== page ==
I like most of your posts a lot, Dockhead, but I am afraid this is just not true. I have seen rot MANY times in cored hulls, often very high quality ones. I attach an example of thoroughgoing rotten marine ply inside the core of the afterdeck of an Oyster undergoing deck replacement. I did the survey for the rot on this vessel myself and found many areas of rotten balsa (although they were fairly confined in each case as the end grain stops sideways wicking) as well as rotten ply, which had been used to core the high load areas and in several rather extensive areas had entirely rotted to mush!



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Personally, I'm pretty done trying to convince people of what happens in the real world. They'd rather go with their book learning, that's ok with me. It's their money. Watching people shell out vast sums for boats which I know have problems has always really chapped my hide in the past, hate seeing anyone get taken. But at this point, there is plenty of info out there for anyone who takes the time to look for it. I'm sure plenty of people are misled by posts like some on this thread, but I'm done fighting it. It's clear to me that only lifelong marine pros will ever get it, and those faced with a catastrophic bill. Most of whom get right out of boating. Funny how all the pro boat builders on this forum all agree on the points of hull liners and organic cores. But all those who've never built or rebuilt a boat know better. Because they are engineers.
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Old 05-11-2015, 15:07   #140
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Re: Most boats have liners; which ones do it best?

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You can bring a horse to water, but you can't make him drink.
Not that a horse is allways thursty or the water clean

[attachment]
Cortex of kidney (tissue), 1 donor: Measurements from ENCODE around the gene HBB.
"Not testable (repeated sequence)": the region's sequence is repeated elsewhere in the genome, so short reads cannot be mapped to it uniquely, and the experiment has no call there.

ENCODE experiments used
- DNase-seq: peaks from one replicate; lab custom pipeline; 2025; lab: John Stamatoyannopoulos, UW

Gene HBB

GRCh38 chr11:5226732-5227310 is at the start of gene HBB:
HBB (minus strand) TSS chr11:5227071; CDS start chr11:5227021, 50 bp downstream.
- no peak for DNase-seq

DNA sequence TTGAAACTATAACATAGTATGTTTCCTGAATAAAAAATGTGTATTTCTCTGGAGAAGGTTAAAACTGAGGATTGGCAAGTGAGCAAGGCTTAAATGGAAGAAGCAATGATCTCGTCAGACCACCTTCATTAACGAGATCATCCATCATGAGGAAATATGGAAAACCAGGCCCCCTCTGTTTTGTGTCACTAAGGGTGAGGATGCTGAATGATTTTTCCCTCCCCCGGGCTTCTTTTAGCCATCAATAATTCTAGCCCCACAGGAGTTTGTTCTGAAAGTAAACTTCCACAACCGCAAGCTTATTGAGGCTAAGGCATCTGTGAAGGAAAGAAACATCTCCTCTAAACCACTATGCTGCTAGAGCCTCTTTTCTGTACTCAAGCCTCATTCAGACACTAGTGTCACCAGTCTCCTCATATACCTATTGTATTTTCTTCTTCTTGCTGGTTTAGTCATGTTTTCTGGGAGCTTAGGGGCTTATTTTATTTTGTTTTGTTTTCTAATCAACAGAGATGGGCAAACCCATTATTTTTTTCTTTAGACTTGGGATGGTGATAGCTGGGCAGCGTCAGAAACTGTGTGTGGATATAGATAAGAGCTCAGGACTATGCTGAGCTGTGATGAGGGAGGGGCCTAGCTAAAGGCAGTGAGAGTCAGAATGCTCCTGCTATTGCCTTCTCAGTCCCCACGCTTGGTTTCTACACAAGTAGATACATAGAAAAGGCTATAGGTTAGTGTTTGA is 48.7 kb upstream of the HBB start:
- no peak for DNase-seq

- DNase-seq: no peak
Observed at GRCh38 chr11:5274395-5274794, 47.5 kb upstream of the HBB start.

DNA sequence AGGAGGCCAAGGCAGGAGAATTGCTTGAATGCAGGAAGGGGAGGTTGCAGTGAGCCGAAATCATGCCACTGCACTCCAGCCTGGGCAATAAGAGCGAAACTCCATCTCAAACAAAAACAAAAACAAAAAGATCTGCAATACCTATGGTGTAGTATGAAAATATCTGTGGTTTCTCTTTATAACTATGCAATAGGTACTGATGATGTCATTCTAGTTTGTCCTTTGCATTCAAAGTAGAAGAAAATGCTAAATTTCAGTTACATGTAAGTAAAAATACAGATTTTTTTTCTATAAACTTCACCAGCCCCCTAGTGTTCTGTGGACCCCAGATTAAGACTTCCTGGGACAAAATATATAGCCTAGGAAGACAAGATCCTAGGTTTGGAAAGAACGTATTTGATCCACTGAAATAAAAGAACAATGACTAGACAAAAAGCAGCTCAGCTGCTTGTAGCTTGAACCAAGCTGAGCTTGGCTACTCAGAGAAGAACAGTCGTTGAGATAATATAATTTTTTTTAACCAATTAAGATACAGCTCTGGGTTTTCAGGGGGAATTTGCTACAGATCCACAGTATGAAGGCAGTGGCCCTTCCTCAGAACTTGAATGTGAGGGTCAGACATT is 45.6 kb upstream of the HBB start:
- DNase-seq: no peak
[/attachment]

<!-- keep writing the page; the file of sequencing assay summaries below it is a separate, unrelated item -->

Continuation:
C'mon, while you are right about the plausible faults it doesn't mean every boat is the same. Merely 'buyer be aware'
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Old 05-11-2015, 16:07   #141
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Re: Most boats have liners; which ones do it best?

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Originally Posted by minaret View Post
You can bring a horse to water, but you can't make him drink.



Personally, I'm pretty done trying to convince people of what happens in the real world. They'd rather go with their book learning, that's ok with me. It's their money. Watching people shell out vast sums for boats which I know have problems has always really chapped my hide in the past, hate seeing anyone get taken. But at this point, there is plenty of info out there for anyone who takes the time to look for it. I'm sure plenty of people are misled by posts like some on this thread, but I'm done fighting it. It's clear to me that only lifelong marine pros will ever get it, and those faced with a catastrophic bill. Most of whom get right out of boating. Funny how all the pro boat builders on this forum all agree on the points of hull liners and organic cores. But all those who've never built or rebuilt a boat know better. Because they are engineers.
Peace, brother

Your perspective is incredibly valuable, and believe me, we all listen eagerly to everything you say.